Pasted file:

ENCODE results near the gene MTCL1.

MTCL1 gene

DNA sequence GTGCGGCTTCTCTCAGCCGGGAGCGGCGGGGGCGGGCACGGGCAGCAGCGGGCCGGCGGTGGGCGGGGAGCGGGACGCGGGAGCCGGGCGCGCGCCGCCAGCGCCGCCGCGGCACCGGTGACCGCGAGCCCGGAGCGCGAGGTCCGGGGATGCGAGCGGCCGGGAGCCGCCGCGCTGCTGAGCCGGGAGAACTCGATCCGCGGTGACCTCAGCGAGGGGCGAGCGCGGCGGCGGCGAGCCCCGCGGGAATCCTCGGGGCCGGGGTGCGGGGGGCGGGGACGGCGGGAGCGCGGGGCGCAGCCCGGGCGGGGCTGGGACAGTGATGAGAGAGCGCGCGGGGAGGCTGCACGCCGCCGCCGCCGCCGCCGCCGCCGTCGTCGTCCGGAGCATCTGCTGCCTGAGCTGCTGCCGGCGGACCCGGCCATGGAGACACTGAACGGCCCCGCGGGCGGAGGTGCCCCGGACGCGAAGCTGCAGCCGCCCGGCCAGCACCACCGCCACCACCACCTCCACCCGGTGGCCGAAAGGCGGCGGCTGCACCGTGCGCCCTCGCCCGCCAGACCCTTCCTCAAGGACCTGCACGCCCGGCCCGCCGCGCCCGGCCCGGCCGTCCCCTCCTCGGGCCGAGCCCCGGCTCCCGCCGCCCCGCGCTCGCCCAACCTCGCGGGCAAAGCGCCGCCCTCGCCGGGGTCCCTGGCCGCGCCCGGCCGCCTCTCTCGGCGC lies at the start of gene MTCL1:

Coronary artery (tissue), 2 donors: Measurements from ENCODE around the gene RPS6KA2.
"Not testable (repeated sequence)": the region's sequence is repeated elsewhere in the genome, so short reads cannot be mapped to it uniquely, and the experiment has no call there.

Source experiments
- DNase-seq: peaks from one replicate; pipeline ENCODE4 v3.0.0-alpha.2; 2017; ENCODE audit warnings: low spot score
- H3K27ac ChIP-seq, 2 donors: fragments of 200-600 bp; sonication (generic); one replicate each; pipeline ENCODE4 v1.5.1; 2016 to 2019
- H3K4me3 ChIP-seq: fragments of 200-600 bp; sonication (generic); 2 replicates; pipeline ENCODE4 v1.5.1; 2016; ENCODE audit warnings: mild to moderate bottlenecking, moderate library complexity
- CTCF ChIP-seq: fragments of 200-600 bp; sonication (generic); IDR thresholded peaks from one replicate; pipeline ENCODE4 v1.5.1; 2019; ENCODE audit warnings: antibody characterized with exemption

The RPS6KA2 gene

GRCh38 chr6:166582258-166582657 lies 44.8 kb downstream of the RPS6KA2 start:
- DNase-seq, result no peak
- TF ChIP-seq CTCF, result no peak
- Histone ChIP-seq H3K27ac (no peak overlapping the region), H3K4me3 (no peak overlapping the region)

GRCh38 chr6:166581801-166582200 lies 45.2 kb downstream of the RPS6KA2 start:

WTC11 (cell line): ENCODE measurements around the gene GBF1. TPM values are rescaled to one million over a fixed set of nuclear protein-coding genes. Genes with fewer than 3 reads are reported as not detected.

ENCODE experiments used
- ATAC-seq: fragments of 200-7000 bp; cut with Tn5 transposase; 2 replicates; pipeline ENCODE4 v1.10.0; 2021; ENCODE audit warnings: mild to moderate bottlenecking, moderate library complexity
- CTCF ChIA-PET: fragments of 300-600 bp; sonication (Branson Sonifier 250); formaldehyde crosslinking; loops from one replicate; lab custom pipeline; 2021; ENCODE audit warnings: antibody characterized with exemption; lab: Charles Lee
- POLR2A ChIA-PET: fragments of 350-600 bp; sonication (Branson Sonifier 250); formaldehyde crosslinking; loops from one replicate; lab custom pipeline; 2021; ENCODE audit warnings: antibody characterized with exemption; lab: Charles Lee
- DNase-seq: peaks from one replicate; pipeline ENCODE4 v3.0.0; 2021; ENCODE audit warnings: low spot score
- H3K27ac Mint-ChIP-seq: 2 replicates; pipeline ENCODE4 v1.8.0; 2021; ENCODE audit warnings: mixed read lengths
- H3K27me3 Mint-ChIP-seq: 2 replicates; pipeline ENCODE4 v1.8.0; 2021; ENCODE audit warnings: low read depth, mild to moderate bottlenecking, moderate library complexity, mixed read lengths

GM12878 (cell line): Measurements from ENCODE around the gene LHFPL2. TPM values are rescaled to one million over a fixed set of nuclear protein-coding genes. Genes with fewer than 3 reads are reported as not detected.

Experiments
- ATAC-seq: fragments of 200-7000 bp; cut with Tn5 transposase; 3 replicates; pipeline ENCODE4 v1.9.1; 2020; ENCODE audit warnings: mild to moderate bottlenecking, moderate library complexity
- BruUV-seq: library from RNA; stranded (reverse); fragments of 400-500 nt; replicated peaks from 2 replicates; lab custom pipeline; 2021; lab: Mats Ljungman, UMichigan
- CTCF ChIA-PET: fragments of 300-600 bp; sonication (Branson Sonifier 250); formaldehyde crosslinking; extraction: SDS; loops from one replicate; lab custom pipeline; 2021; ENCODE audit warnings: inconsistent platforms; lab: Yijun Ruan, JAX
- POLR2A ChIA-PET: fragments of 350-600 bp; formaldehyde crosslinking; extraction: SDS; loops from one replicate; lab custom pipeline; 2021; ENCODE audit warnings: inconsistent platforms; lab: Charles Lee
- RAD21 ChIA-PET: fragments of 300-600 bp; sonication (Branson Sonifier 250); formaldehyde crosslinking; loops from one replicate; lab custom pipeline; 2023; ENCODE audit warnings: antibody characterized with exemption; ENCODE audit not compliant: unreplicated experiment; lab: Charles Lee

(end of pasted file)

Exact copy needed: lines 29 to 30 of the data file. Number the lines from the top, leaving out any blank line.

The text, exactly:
- CTCF ChIA-PET: fragments of 300-600 bp; sonication (Branson Sonifier 250); formaldehyde crosslinking; extraction: SDS; loops from one replicate; lab custom pipeline; 2021; ENCODE audit warnings: inconsistent platforms; lab: Yijun Ruan, JAX
- POLR2A ChIA-PET: fragments of 350-600 bp; formaldehyde crosslinking; extraction: SDS; loops from one replicate; lab custom pipeline; 2021; ENCODE audit warnings: inconsistent platforms; lab: Charles Lee